Our school is a cell phone-free zone.

I just wanted to write a post to document our journey toward a cell phone free zone in our school. As many of you know, I am a Principal at a grades 7-9 school in Edmonton, Alberta. Over the past two years, we have been dealing with many cell phone related issues. Here are some examples:

  • Students are majorly distracted by their phones. Constantly checking, texting and posting. In many cases, potentially volatile situations can develop because students are in constant contact with each other via text or social media.
  • Students misplace their cell phones throughout the day.
  • Students use their personal phones to contact parents. We have had situations in which a parent calls and gives information about a situation which has not yet been reported to the office.
  • Students taking photos at school and posting them.
  • These are just some examples.

Our first thought was that we needed to “teach” our kids how to properly use their devices and to be responsible digital citizens. This venture became constant and got in the way of learning. “Please put your phone away, this is not an appropriate time to be using it.” Cell phones were still a major distraction for our students…and for our staff. They were getting in the way of learning. Yes, I know, many people say that a cell phone is a learning tool. That’s all well and good if that how kids are using them. A student may pick up their phone to use it as a learning tool but the temptation to check texts and social media is far too great. Plus the fact, we have devices in our school which students can use as learning tools…Chromebooks are great!

Earlier this year, we challenged our kids to have a cell phone free dance. The result…kids had fun, danced and interacted with each other. They didn’t seem to miss their devices one bit. In the past, students would attend dances and be on their phones the whole time. We have had many conversations about banning cell phones and, as a staff, we have read many articles about cell phones and their negative affect on student mental health. I had also talked to some of my Principal colleagues about cell phone free policies in their schools. Given all this, we knew what we had to do…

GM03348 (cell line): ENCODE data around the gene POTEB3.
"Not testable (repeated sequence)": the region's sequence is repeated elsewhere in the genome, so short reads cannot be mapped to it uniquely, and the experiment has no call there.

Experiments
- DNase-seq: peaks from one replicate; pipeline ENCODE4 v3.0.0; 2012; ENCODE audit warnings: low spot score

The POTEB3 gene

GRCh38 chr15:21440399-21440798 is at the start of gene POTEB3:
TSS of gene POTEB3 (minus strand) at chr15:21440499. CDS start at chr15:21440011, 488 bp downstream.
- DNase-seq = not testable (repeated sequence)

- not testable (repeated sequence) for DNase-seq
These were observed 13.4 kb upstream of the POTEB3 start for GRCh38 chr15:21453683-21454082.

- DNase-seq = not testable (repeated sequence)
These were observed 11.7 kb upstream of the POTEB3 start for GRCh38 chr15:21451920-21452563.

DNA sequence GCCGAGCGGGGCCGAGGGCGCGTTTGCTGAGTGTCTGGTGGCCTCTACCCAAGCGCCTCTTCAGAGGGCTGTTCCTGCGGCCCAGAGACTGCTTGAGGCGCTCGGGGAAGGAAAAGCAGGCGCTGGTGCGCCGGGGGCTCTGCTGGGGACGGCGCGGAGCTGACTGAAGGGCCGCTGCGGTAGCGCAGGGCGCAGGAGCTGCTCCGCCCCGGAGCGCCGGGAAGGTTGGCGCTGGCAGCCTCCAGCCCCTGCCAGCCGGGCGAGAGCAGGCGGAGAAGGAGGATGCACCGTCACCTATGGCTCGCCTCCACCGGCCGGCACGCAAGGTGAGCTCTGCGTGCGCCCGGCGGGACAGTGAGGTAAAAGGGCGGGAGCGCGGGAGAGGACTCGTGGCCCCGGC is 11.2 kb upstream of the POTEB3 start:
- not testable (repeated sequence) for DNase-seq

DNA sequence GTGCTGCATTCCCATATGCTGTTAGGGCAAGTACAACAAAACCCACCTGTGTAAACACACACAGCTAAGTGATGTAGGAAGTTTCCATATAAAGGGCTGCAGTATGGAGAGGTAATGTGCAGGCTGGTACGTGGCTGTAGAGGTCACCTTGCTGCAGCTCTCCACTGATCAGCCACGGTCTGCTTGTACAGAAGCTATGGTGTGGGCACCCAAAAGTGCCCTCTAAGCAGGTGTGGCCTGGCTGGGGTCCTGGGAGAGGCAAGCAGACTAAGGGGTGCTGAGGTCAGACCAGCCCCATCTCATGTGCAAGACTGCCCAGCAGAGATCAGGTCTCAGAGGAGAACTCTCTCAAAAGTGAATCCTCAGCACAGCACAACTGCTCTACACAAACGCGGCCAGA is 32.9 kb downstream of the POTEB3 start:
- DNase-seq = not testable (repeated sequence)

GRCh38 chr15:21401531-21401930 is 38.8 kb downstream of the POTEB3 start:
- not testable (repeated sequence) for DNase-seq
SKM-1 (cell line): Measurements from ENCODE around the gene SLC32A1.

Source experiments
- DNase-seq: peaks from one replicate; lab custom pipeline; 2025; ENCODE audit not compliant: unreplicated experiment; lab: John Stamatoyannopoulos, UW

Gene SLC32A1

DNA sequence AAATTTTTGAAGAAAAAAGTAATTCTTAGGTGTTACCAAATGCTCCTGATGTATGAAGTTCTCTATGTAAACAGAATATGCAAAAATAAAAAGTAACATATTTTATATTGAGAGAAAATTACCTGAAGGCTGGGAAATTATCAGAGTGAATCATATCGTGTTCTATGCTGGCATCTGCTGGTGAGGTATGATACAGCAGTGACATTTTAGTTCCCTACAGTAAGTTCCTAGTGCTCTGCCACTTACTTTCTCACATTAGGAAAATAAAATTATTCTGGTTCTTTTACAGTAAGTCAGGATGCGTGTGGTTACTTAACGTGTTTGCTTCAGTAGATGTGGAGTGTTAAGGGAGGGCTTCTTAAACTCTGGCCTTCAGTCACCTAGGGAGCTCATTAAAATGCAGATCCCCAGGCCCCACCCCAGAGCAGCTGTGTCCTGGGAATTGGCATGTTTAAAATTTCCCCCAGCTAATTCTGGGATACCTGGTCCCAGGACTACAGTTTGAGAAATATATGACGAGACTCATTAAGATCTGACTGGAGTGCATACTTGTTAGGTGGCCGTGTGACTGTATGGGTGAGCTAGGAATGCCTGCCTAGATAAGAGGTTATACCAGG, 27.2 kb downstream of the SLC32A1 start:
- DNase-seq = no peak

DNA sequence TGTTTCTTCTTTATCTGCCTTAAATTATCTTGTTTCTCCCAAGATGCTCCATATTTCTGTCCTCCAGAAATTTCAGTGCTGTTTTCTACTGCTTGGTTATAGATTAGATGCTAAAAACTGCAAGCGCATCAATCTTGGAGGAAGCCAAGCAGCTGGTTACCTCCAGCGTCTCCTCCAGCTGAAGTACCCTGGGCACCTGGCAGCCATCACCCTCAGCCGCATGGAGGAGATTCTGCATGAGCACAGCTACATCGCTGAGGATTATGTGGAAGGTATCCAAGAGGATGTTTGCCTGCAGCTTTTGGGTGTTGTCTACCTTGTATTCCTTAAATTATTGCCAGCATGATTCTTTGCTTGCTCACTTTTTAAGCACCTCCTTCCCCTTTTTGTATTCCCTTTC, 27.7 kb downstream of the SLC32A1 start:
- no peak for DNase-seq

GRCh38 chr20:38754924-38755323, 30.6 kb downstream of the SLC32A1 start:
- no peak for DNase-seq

We made our school a cell phone free zone for students. When students come to school, they lock their phones away in their lockers. For the month of May, they can use their phones at lunch time but for the month of June (in preparation for exams), phones are locked away for the day. Our intention, is to carry on with the full day cell phone free zone next school year. This was our way of scaffolding the new policy into place. There are consequences for using a cell phone during school and it involves a 3-strike rule. (Strike 1 – phone stays in office for the day, Strike 2 – phone stays in office until parents pick it up, Strike 3 – student must check phone into office every day).

Of course, there were some students who were not impressed with this new policy. We explained that we were doing it, not to be mean, but to support their learning by removing distraction and temptation. We had about a dozen cell phones turned into the office the first week but since then the number has drastically decreased. As a staff, we agreed that we needed to all be on board with this policy and consistency was key to its success. We have noticed that students are more active and engaged during class and there are fewer situations of social media drama.

We remind students each morning to lockup their devices and they appreciate the reminder.

Our parent community has supported us on this initiative. When we brought it up at our Parent Council meeting, the comments were that this policy is “way over due.” Parents also stated, “Our kids are on their phones way too much, we’re glad you are taking a stand.”

That is how things are going thus far. I intend to write a follow-up post in a couple of weeks.

I see that many schools (and districts) are limiting cell phone use in classrooms. Here is a recent article from my neck of the woods.


Author: Derek Hatch

Principal in Edmonton, Alberta, Canada

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